|No Exam Information
On completion of this course, the student will be able to:
- Demonstrate knowledge of key theories, concepts and policies relating to the role of business in international development
- Critically analyse competing perspectives within debates on the role of business in international development while forming independent opinions on the subject matter.
- Review and analyse various forms of evidence in order to interrogate policies and claims regarding the role of business in international development.
- Apply the skills and the knowledge acquired to research-related assessment activities relevant to future academic or professional endeavours.
- Communicate their knowledge and understanding in both written and oral form.
|1. Indicative Readings:|
Lund-Thomsen, P, Wendelboe Hansen, M & Lindgreen, A (2019) Business and Development Studies: Issues and Perspectives. London: Routledge
Gereffi, G. (2018). Global Value Chains and Development: Redefining the Contours of 21st Century Capitalism. Cambridge: Cambridge University Press.
Ponte, S (2019) Business, Power and Sustainability in a world of Global Value Chains. London: Zed
Barrientos, S. (2019). Changing Gender Patterns of Work in Global Value Chains: Capturing the Gains? Cambridge: Cambridge University Press
Blowfield, M & Dolan, CS (2014) ¿Business as a development agent: evidence of possibility and improbability¿, Third World Quarterly, 35:1, pp. 22-42.
Mawdsley, E (2015) ¿DFID, the Private Sector and the Re-centring of an Economic Growth Agenda in International Development¿, Global Society, 29:3, pp. 339-358.
Khan, MH (2019). ¿Knowledge, skills and organizational capabilities for structural transformation¿ Structural Change and Economic Dynamics, pp. 48, 42-52.
Chaminade, C, Lundvall, BÅ, & Haneef, S (2018). Advanced introduction to national innovation systems. London: Edward Elgar Publishing.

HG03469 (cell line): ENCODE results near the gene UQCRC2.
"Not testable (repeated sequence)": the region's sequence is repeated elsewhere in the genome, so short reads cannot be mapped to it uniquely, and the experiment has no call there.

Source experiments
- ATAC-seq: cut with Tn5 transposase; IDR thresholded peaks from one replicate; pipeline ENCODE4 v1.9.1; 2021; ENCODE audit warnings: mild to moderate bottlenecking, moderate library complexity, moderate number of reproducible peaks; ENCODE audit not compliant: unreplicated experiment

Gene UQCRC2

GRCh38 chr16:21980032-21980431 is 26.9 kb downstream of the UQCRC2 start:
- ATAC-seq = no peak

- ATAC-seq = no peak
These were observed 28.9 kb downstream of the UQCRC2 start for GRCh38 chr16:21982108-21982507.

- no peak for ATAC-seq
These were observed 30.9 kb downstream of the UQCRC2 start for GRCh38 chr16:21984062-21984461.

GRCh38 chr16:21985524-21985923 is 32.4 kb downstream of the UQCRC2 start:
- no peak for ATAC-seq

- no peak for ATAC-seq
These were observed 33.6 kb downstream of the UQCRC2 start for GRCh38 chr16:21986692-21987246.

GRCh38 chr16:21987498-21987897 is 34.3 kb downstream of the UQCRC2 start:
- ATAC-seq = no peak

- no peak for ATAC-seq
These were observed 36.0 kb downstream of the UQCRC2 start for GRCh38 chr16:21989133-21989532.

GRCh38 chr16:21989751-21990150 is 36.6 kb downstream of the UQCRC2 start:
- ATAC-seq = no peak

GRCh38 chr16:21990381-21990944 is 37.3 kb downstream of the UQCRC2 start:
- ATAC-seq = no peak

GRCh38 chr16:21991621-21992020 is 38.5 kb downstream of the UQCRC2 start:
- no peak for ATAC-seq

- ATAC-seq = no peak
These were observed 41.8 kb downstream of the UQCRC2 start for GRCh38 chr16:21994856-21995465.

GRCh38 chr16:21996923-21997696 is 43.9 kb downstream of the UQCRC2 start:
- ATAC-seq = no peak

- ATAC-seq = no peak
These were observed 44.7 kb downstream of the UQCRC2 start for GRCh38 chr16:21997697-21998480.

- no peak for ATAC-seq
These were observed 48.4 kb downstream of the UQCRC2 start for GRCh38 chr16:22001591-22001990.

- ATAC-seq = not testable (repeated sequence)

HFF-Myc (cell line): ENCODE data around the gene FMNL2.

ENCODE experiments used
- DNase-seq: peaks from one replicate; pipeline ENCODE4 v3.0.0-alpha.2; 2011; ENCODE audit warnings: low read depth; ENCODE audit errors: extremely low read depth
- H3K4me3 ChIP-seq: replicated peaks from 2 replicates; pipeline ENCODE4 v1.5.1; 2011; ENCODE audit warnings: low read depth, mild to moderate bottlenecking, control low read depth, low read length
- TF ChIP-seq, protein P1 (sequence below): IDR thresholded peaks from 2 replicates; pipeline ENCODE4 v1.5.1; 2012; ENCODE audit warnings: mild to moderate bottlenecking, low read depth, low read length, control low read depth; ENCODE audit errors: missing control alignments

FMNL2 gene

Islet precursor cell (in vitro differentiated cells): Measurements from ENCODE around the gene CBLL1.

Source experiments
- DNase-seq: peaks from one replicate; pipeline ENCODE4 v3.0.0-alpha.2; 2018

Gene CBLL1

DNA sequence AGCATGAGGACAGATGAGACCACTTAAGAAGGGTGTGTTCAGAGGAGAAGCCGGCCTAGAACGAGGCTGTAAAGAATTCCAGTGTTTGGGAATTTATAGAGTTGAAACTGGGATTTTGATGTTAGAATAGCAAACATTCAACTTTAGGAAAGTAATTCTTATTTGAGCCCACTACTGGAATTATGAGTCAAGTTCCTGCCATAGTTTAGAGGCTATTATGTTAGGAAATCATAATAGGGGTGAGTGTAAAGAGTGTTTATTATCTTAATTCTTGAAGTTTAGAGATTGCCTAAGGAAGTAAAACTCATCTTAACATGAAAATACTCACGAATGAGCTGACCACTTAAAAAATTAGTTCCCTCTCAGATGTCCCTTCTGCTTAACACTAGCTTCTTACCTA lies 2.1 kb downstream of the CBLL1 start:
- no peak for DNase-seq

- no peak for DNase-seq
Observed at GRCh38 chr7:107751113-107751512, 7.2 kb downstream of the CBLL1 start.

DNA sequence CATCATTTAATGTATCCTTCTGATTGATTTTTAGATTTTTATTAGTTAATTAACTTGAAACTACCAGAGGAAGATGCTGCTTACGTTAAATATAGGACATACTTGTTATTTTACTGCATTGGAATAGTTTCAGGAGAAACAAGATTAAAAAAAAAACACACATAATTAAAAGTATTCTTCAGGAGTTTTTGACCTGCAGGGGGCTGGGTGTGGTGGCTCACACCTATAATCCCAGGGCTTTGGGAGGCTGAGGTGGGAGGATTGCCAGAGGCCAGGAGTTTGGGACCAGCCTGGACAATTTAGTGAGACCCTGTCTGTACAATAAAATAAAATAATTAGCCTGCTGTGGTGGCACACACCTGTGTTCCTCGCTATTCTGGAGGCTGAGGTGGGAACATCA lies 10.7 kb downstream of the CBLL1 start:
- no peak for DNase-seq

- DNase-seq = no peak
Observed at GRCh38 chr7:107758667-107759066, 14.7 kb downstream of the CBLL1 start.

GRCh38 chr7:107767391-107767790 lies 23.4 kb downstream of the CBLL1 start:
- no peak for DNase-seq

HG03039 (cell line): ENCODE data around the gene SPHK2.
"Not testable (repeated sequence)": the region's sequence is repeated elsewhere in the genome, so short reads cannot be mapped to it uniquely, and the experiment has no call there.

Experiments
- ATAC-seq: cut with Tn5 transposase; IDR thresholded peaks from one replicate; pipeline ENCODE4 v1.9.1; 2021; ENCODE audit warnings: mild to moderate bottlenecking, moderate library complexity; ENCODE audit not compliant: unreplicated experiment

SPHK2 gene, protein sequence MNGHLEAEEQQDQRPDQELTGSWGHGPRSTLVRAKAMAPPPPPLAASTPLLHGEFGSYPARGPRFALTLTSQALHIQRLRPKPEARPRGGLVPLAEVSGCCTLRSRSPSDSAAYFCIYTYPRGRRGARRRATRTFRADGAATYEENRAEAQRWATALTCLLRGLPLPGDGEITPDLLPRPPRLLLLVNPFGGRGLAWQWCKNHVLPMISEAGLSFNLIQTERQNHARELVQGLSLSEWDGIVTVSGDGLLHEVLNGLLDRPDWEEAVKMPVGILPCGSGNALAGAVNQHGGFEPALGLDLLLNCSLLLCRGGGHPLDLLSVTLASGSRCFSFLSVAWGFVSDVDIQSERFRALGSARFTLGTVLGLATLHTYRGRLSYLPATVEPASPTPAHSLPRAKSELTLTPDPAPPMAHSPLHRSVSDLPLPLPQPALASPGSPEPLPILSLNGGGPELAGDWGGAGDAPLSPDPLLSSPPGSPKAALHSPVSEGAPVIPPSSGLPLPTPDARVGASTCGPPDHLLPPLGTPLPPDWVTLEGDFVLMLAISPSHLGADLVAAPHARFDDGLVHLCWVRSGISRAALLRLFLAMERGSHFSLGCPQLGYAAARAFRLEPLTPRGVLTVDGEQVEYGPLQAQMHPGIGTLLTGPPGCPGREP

Chataway, J, Hanlin, R & Kaplinsky, R (2014) ¿Inclusive innovation: an architecture for policy development¿, Innovation and Development, 4:1, pp. 33-54.
Bayliss, K & Van Waeyenberge, E (2017) ¿Unpacking the Public Private Partnership Revival¿ Journal of Development Studies, pp. 1-17.
Kish, Z & Fairbairn, M (2017) ¿Investing for profit, investing for impact: Moral performances in agricultural investment projects¿ Environment and Planning A, 50(3), pp. 569¿588
Swank, D (2016) ¿The new political economy of taxation in the developing world¿, Review of International Political Economy, 23:2, pp. 185-207.
2. Resource Implications:
The readings will primarily be comprised of journal articles, public reports and books which are already available. No new journal subscriptions will be necessary. Some new books and ebooks will be ordered, but these will be within the Centre of African Studies book purchase budget. Course sustainability has been discussed with Centre of African Studies Head of Department, Barbara Bompani, and it is expected that 30-35 students will enrol, with more than half being from outside of the Centre of African Studies. Given that Andrew Bowman will lead both the seminars and the tutorials there will be no additional costs.